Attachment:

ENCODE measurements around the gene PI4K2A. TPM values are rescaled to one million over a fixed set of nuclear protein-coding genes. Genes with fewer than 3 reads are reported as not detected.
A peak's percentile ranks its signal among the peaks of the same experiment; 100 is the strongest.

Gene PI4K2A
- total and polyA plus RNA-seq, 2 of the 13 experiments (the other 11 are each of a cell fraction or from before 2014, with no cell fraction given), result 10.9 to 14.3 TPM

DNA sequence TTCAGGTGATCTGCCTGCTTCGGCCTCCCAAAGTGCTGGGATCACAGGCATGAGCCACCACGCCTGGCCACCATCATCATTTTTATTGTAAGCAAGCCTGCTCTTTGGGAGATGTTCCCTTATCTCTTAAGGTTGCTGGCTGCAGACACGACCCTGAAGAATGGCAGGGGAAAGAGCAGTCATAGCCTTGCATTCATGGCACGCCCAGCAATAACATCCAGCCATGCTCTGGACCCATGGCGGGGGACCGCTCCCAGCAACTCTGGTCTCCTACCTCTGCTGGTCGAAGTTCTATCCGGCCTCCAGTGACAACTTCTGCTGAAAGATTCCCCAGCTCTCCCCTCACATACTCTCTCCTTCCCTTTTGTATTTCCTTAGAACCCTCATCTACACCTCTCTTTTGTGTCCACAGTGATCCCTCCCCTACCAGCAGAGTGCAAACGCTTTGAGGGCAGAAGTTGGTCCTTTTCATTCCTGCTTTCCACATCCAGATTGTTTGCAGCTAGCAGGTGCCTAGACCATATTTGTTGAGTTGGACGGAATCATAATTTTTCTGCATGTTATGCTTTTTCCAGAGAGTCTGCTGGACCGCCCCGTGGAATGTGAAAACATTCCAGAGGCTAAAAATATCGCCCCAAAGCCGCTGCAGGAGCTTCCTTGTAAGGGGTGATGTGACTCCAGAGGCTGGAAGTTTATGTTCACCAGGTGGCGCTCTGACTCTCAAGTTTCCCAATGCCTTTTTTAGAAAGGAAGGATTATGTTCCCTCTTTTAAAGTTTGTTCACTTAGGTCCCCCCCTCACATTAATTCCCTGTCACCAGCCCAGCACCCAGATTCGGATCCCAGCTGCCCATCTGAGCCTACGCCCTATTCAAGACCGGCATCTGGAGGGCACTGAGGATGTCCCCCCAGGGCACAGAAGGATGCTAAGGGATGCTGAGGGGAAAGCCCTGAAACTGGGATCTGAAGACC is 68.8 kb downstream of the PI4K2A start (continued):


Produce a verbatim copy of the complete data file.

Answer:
ENCODE measurements around the gene PI4K2A. TPM values are rescaled to one million over a fixed set of nuclear protein-coding genes. Genes with fewer than 3 reads are reported as not detected.
A peak's percentile ranks its signal among the peaks of the same experiment; 100 is the strongest.

Gene PI4K2A
- total and polyA plus RNA-seq, 2 of the 13 experiments (the other 11 are each of a cell fraction or from before 2014, with no cell fraction given), result 10.9 to 14.3 TPM

DNA sequence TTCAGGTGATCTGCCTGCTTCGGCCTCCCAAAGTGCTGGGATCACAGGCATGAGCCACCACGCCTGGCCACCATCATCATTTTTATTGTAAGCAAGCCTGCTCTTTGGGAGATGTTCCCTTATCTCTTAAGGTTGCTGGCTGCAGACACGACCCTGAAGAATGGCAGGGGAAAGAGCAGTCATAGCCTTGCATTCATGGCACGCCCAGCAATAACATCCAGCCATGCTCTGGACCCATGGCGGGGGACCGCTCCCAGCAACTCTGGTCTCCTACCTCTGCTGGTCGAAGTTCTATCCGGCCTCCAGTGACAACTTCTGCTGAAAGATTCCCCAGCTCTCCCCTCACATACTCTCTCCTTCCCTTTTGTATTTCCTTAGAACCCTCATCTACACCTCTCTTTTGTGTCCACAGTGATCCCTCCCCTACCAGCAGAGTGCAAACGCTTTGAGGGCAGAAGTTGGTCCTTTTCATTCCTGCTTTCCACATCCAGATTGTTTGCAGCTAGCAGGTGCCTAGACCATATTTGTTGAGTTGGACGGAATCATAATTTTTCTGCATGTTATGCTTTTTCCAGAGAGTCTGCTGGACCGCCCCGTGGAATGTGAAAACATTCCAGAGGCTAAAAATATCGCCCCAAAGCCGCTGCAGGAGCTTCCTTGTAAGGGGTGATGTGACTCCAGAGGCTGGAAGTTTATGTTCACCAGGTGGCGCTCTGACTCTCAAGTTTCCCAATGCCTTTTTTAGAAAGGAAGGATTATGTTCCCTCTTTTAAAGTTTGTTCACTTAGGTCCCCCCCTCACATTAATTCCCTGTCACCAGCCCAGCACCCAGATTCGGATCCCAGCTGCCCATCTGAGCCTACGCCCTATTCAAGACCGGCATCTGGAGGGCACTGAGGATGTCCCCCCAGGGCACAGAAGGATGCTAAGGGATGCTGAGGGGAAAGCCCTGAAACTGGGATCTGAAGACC is 68.8 kb downstream of the PI4K2A start (continued):